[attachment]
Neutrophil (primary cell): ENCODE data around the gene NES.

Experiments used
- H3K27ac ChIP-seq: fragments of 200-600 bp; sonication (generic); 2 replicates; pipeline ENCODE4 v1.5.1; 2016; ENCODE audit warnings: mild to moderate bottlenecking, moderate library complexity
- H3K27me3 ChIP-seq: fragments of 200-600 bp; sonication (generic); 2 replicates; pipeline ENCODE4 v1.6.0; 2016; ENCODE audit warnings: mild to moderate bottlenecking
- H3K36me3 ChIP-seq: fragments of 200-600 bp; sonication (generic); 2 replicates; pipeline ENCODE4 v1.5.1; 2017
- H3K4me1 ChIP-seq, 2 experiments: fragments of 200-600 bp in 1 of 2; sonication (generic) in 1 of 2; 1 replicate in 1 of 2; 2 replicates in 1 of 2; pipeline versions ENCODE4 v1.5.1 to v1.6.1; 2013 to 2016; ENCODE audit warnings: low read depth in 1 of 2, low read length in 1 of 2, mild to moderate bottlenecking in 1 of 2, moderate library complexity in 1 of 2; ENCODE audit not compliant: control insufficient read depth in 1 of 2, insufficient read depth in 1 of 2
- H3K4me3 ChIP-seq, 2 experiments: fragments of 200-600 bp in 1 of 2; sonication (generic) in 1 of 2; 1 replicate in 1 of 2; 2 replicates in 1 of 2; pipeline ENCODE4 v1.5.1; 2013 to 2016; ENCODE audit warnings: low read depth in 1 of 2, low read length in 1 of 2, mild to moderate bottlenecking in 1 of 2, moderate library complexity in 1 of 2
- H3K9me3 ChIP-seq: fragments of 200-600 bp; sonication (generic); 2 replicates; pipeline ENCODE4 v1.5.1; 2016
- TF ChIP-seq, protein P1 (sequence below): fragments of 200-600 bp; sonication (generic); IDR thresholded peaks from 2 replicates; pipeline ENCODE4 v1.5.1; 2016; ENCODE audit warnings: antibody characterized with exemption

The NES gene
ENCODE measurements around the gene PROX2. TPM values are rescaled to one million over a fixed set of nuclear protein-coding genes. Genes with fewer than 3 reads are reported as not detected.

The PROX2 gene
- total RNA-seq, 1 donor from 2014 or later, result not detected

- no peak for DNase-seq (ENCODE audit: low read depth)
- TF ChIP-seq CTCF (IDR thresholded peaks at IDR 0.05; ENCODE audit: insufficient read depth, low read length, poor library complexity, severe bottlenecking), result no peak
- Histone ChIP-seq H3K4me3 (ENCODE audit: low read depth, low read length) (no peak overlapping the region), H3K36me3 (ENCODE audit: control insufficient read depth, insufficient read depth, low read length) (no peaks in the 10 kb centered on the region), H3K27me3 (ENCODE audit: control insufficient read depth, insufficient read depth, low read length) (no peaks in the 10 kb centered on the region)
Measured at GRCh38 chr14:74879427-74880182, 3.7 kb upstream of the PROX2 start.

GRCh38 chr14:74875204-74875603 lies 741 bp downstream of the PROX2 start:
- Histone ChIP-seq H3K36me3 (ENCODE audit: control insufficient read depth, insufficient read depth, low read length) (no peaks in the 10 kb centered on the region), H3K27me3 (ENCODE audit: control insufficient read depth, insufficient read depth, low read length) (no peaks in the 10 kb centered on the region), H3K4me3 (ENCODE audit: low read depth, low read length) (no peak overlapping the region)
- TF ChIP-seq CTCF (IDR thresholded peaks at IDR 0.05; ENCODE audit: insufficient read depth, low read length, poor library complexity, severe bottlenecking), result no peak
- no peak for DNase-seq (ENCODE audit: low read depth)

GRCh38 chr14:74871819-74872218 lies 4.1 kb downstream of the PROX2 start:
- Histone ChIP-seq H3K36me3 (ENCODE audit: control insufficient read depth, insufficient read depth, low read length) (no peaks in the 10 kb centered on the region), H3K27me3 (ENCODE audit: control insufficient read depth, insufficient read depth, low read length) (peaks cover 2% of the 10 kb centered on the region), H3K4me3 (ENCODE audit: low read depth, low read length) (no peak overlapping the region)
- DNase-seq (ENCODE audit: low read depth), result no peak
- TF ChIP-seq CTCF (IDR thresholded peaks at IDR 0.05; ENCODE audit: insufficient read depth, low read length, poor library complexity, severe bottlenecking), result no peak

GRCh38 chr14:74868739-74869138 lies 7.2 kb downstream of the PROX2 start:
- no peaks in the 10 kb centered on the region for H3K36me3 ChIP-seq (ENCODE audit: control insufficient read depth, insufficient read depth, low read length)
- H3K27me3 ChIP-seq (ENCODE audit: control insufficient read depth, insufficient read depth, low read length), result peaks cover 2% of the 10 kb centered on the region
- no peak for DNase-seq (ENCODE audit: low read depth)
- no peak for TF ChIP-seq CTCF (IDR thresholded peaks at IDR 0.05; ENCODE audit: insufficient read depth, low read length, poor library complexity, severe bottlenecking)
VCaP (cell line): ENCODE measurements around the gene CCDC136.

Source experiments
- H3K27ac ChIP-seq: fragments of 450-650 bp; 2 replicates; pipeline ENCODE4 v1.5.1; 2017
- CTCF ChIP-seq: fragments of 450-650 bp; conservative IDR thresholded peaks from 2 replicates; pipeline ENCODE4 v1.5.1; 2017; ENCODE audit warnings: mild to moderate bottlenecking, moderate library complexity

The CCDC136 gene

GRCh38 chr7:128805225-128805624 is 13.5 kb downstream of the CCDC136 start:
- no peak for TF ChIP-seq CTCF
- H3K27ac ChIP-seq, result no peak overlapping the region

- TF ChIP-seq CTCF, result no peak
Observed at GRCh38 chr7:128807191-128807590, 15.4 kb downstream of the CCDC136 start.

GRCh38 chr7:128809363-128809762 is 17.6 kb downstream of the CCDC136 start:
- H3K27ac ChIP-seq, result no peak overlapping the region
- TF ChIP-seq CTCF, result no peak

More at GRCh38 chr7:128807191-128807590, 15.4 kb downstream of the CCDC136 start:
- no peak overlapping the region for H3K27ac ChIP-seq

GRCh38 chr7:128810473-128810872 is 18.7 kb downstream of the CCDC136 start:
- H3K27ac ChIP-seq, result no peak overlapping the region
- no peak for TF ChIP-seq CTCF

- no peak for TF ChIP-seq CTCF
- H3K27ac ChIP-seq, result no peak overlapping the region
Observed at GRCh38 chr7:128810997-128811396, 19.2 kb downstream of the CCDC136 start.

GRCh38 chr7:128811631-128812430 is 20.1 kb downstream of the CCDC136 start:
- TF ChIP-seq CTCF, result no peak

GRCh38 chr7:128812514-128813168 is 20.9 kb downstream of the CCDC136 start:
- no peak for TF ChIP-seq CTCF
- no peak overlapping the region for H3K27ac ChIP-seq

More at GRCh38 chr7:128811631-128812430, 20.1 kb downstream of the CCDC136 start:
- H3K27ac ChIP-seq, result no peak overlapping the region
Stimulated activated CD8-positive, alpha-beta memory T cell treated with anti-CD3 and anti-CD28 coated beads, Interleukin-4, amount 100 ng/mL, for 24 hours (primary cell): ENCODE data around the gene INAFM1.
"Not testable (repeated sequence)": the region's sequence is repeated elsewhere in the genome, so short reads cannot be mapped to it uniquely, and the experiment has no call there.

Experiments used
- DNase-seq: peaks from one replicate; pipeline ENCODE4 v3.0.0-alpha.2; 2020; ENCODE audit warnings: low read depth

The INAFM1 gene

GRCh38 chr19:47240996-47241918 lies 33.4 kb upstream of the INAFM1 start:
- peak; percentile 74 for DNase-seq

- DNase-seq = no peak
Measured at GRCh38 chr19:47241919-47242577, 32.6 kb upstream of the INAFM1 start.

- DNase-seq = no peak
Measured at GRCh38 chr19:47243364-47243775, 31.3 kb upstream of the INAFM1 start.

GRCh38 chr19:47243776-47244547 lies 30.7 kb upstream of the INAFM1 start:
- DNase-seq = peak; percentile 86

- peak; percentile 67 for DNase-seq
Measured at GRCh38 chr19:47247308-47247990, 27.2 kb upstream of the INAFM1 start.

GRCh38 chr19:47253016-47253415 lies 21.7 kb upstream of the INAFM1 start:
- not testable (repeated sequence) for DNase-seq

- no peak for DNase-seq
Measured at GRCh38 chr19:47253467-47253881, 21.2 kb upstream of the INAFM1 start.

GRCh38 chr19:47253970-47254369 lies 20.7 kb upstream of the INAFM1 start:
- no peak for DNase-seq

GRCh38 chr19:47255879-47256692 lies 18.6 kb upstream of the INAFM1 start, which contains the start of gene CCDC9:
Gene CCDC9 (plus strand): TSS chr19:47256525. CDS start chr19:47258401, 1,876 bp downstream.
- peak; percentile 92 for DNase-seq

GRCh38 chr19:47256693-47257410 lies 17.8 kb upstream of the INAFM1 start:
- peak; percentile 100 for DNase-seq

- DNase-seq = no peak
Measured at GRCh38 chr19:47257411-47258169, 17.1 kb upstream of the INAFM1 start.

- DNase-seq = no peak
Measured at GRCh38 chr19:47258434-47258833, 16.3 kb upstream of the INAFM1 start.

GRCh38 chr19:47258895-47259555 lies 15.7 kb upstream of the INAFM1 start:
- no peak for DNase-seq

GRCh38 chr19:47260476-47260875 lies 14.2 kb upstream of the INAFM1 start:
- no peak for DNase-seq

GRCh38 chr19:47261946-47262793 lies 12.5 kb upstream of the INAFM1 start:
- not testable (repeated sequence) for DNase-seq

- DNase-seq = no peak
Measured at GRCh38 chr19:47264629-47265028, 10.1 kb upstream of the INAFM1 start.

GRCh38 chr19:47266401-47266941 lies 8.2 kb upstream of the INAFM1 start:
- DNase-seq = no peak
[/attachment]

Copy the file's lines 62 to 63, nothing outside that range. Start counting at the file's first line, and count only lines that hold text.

- DNase-seq: peaks from one replicate; pipeline ENCODE4 v3.0.0-alpha.2; 2020; ENCODE audit warnings: low read depth

The INAFM1 gene